Carcharhinus amblyrhynchos perceives its environment very much through its excellent sense of smell. It can detect very low concentrations of blood by swinging its head side to side and using both nostrils to sample the water. All of its senses are acute. Its vision is sensitive to blue-green and low light because there are many rod cells in the retina. These sharks are generally thought to be far-sighted, but they can hunt by starlight. Grey reef sharks "hear" by detecting sounds through vibrations using sensory pits called the lateral line system. They have inner-ear semicircular canals used for balance, motion, and vibration. Most unique is its electromagnetic sense. This is facilitated by pores known as "ampullae of Lorenzini" that are concentrated around the snout. As sharks move through the earth's magnetic field, they create an electric field. By sensing this field, they can detect the strength and direction of it. This is the grey reef shark's navigation system.
These sharks communicate with other sharks visually (see the Behavior section for details of their territorial defense display) and by touch (see Mating Systems). (Perrine, 1995)
The primary diet of C. amblyrhynchos is bony reef fishes less than 30 cm long. It also eats squid, octopi, crabs, lobsters, and shrimp. These sharks catch their food with their jaws and sharp teeth. When hunting, grey reef sharks have been observed swimming at speeds of up to 30 mph (48 km/h). (Compagno, 1984)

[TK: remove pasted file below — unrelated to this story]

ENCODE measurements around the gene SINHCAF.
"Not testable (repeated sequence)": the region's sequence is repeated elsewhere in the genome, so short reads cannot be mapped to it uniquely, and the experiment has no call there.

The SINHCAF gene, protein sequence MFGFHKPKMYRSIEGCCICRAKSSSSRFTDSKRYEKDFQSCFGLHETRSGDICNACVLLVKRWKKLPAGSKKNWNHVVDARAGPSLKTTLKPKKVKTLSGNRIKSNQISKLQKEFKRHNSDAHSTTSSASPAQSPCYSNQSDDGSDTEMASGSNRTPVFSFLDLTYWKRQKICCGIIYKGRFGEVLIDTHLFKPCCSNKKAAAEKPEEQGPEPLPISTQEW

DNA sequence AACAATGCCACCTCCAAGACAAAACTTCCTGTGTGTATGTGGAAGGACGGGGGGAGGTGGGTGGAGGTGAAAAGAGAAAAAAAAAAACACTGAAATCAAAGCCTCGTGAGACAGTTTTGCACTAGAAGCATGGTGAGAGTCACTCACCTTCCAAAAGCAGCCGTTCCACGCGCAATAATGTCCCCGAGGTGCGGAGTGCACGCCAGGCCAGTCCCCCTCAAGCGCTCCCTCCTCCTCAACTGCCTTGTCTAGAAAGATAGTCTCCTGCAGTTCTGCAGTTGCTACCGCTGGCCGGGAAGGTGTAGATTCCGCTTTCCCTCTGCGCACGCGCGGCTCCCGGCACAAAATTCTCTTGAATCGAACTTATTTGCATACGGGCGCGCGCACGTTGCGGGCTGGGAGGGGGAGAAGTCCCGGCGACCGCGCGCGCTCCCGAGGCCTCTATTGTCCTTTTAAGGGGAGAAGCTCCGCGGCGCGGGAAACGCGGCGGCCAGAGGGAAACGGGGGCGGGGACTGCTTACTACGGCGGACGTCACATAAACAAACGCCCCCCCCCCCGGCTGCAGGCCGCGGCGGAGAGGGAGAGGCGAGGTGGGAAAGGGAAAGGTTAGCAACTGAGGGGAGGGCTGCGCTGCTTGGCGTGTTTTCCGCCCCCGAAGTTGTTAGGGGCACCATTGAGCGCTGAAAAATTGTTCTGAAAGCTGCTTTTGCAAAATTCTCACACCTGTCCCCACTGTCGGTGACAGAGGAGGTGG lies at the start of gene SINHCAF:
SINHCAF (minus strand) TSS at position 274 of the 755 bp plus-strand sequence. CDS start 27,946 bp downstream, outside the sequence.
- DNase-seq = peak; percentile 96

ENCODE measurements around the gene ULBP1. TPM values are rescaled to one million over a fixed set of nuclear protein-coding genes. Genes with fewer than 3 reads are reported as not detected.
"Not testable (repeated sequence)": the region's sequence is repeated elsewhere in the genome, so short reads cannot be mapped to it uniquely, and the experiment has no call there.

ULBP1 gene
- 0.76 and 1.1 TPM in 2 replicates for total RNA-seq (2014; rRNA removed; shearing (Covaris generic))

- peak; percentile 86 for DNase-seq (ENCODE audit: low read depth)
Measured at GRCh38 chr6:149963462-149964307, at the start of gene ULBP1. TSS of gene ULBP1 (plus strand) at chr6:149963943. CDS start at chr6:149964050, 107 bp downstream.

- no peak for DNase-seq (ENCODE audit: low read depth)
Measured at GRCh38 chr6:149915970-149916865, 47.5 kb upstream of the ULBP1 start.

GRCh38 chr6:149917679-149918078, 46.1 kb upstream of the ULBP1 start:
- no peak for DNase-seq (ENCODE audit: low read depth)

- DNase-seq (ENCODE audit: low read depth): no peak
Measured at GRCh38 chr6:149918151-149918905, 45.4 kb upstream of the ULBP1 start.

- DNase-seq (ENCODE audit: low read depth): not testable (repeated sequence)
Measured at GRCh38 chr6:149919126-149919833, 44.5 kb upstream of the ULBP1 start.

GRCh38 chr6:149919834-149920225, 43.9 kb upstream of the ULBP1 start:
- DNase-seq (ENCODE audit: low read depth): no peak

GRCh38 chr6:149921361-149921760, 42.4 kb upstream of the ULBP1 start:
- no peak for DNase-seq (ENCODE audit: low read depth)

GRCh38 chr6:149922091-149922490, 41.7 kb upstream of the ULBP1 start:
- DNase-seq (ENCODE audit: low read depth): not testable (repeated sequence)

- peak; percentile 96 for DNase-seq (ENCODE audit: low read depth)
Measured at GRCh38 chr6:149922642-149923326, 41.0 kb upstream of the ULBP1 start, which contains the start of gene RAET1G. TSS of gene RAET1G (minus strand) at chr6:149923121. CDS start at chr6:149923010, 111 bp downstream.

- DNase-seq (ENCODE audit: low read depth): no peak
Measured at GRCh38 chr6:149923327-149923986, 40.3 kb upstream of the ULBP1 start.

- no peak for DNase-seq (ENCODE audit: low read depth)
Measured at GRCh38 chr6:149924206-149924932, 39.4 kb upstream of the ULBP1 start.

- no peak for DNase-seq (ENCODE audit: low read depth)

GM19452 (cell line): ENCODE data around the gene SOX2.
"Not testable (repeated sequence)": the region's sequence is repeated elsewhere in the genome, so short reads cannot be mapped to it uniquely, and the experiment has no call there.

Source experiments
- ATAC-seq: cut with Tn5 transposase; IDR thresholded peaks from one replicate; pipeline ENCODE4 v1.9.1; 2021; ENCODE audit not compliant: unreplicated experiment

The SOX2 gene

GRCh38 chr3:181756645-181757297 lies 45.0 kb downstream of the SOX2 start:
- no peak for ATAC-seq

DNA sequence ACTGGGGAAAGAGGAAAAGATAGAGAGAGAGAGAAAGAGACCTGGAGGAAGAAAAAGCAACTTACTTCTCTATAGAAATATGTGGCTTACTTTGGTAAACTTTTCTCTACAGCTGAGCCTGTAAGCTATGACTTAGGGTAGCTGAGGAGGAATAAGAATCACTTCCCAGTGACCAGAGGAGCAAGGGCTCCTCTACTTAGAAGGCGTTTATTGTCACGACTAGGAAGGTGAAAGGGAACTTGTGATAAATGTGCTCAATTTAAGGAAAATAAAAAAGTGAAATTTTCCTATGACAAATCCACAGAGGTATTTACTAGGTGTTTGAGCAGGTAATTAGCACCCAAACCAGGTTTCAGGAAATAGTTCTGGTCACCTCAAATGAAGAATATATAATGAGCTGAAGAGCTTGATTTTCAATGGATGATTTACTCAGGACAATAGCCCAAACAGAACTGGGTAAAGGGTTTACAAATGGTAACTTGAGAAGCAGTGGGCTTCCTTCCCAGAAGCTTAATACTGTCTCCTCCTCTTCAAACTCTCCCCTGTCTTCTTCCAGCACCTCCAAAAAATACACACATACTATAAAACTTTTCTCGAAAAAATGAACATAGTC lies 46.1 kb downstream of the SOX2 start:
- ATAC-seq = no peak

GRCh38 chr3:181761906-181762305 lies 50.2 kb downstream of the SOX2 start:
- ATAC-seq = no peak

The risk of predation on Carcharhinus amblyrhynchos decreases as it grows, but some are still prey to larger sharks and Orca whales. Predation has been noted in the Marshall Islands by Carcharhinus albimarginatus. (Fishbase, 2003; Compagno, 1984)
Grey reef sharks are usually the top predators on coral reefs, controlling the fish populations under them.
Since grey reef sharks are generally a harmless and inquisitive species, studies are conducted on them quite easily. Ecotourism in the form of "shark diving" has also recently blossomed into a large industry. (Murphy, 1993)